Jack Osbourne and Teva Launch New Educational Multiple Sclerosis Website

Jack Osbourne and Teva Launch New Educational Multiple Sclerosis Website

Reality TV star Jack Osbourne has partnered with Teva Pharmaceutical Industries Ltd. to launch a new website as part of a three-year campaign called You Don’t Know Jack About MS. The site can be viewed here: www.youdontknowjackaboutms.com. The campaign is meant to raise awareness about multiple sclerosis (MS), as well as offer resources to help the MS community in the United States.

Jack Osbourne became known to the American public after the successful MTV reality show The Osbournes between 2002 and 2004, which chronicled the daily lives of rock star Ozzy Osbourne and his family. In 2012, Jack was diagnosed with relapsing-remitting multiple sclerosis (RRMS), the most common form of the disease. After the diagnosis, Osbourne committed himself to helping others with the same condition and this project aims to provide new content, resources, and a docu-series.

The website will feature Jack’s journey dealing with RRMS, and is expected to help not only MS patients, but also families, friends, and caregivers better manage and cope with the diagnosis and the daily struggle of living with the disease. The project, which was developed by Jack and Teva, was launched in celebration of World Multiple Sclerosis Day on May 27th.

“I have a personal interest in developing the new You Don’t Know Jack About MS website to make it as helpful and relatable as possible for those living with MS, like myself,” said Osbourne in a press release. “Since my diagnosis three years ago, I have found so much satisfaction in helping others better understand MS, and I hope the new content inspires others who are living with MS to take an active role in how they manage their disease.”

At You Don’t Know Jack About MS, visitors will find stories of MS patients and advocates who will try to dispel myths and misconceptions about the disease, downloadable tools and resources, as well as an online video docu-series and a blog, both of which focused on chronicling Jack’s personal experience with the disease.

The comprehensive educational content, which includes information and tools to assist patients in coping and dealing with different stages of MS from diagnosis to disease management, are produced by the Multiple Sclerosis Association of America (MSAA). The MSAA will also provide information on the function of MS in the body and give recommendations on how to explain the disease to family, friends and children.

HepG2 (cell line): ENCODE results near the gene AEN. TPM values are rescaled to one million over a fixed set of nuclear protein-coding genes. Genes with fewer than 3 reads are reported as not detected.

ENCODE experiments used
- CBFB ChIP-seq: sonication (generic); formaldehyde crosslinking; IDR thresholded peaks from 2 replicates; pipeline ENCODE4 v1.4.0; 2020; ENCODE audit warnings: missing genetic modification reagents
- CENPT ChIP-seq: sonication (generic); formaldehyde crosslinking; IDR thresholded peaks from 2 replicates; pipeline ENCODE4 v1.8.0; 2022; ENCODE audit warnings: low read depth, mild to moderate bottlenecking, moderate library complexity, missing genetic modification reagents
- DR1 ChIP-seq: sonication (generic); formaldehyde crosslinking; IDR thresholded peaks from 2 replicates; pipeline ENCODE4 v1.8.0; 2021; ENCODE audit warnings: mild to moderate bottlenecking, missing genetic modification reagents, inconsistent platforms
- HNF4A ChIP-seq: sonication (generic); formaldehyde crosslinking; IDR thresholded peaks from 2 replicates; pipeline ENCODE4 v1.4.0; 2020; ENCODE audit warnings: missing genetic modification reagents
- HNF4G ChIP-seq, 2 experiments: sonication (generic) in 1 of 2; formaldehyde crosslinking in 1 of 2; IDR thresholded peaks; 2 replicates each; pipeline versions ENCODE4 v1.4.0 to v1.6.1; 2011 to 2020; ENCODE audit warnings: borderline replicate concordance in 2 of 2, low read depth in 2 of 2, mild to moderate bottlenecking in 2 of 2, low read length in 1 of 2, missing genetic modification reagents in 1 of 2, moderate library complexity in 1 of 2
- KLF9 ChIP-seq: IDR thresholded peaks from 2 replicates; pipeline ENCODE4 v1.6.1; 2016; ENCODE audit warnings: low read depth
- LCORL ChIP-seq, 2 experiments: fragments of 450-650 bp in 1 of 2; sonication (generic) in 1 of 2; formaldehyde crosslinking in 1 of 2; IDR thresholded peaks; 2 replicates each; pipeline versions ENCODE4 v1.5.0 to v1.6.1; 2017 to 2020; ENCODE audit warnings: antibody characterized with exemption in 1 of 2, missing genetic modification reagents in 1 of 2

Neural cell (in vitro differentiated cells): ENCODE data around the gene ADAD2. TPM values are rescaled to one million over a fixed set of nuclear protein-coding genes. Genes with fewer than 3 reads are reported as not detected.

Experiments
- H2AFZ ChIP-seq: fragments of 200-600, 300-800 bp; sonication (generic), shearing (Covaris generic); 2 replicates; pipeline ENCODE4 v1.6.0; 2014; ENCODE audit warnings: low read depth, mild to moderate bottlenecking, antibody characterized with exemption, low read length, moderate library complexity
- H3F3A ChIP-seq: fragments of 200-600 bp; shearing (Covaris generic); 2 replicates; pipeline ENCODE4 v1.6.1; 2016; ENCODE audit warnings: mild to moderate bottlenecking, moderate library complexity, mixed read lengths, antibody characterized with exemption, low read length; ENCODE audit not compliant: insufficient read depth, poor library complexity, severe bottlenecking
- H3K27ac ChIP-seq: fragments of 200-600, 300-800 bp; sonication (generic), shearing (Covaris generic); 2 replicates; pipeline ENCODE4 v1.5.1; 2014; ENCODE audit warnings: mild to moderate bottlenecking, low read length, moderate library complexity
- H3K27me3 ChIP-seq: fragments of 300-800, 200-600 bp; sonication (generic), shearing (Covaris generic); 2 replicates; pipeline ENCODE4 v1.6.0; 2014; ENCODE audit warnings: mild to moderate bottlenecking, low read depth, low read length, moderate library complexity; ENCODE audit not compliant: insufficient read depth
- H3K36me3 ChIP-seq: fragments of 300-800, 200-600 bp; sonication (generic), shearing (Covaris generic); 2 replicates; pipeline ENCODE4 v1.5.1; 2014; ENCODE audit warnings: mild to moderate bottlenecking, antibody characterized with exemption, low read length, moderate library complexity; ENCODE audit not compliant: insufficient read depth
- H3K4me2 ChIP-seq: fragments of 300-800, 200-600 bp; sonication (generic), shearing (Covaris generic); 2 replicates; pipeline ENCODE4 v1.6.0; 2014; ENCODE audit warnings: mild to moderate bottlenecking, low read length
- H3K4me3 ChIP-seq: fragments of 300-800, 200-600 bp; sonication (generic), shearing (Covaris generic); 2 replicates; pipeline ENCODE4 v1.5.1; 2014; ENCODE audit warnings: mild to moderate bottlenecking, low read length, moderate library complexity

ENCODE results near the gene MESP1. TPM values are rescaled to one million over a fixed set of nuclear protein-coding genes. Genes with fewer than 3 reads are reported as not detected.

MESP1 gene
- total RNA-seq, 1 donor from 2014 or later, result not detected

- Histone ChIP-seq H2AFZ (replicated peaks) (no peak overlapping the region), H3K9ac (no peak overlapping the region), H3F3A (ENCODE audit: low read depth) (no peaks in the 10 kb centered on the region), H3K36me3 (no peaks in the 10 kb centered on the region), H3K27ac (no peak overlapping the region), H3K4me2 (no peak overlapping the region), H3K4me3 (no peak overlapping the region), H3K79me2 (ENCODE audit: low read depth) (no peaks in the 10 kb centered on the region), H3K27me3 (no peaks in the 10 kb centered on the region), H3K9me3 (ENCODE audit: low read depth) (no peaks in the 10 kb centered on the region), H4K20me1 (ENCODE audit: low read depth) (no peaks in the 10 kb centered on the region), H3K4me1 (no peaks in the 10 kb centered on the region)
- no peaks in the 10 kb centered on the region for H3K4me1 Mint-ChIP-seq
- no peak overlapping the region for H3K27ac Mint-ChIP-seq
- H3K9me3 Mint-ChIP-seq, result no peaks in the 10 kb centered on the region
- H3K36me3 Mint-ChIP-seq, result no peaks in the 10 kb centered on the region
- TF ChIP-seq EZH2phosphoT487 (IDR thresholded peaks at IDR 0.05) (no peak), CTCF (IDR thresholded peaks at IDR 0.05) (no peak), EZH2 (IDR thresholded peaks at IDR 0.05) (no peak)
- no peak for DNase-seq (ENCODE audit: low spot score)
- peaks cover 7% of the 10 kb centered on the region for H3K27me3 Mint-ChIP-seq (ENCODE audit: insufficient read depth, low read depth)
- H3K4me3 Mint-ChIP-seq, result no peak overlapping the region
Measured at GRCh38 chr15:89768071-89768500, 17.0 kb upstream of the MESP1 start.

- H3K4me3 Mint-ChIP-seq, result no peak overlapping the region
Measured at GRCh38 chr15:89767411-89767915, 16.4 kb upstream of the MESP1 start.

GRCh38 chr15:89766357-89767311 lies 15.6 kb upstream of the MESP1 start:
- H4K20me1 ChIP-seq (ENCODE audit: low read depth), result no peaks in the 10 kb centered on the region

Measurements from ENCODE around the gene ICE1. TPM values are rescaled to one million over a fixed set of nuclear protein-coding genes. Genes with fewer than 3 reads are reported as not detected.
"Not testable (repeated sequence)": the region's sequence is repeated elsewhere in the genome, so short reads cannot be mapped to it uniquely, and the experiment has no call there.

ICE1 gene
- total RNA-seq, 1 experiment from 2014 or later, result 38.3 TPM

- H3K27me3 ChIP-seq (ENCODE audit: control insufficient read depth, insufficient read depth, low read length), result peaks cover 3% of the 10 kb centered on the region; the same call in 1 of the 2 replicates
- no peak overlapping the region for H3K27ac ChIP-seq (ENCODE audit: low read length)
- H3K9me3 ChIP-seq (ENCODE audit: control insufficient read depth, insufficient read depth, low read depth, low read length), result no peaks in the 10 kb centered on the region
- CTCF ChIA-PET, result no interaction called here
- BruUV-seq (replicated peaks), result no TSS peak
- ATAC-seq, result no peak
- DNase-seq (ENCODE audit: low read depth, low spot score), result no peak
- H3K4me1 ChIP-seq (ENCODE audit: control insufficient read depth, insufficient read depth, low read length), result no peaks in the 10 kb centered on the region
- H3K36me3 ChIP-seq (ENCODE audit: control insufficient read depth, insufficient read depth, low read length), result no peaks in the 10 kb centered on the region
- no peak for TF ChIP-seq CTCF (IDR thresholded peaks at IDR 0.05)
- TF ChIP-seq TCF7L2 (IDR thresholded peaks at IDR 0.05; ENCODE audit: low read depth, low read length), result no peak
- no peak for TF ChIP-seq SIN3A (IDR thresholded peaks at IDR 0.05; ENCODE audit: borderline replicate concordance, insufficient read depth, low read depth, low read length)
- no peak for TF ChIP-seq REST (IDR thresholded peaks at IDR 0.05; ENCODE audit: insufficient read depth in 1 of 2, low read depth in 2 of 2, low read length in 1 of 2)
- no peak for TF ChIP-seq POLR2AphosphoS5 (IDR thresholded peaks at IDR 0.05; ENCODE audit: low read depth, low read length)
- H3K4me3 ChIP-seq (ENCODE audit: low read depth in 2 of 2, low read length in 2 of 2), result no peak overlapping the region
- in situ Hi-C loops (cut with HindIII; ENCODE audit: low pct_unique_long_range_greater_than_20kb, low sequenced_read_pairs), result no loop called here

“Living with MS can be challenging at times, so it’s important that people with MS have access to relatable and reliable information,” explained the vice president of Programs and Services at MSAA, Peter Damiri. “MSAA’s mission is to improve lives today for the entire MS community and we applaud Jack for his openness and commitment to raising awareness for this disease. MSAA is proud to partner with Jack and Teva and provide our educational content for the You Don’t Know Jack About MS program.”

Alongside the launch of You Don’t Know Jack About MS, the campaign also announced series of online activities scheduled for this year, including the launch of two other webisodes and blog posts from Jack, addressing subjects like fitness and diet, stress management and his plans on how to discuss the disease with his daughter, Pearl, who was born three weeks after he was diagnosed with MS.

The website will also include guest bloggers, such as MS medical specialists and Jack’s mother, Sharon Osbourne, who will contribute posts providing their own perspectives on MS and its impact. You Don’t Know Jack About MS is the result of the ongoing efforts and commitment of Jack Osbourne, Teva Pharmaceuticals and the MSAA. Jack Osbourne continues to lead an active life, both personal and professionally, having earned the third place in Dancing with the Stars in 2013.

In addition to being an example on how to lead a healthy lifestyle regardless of an MS diagnosis, Osbourne was also granted the Nancy Davis’ 20th Annual Race to Erase MS Gala award in recognition of his courage in announcing his diagnosis, and for being a role model to others patients.


  1. wayne says: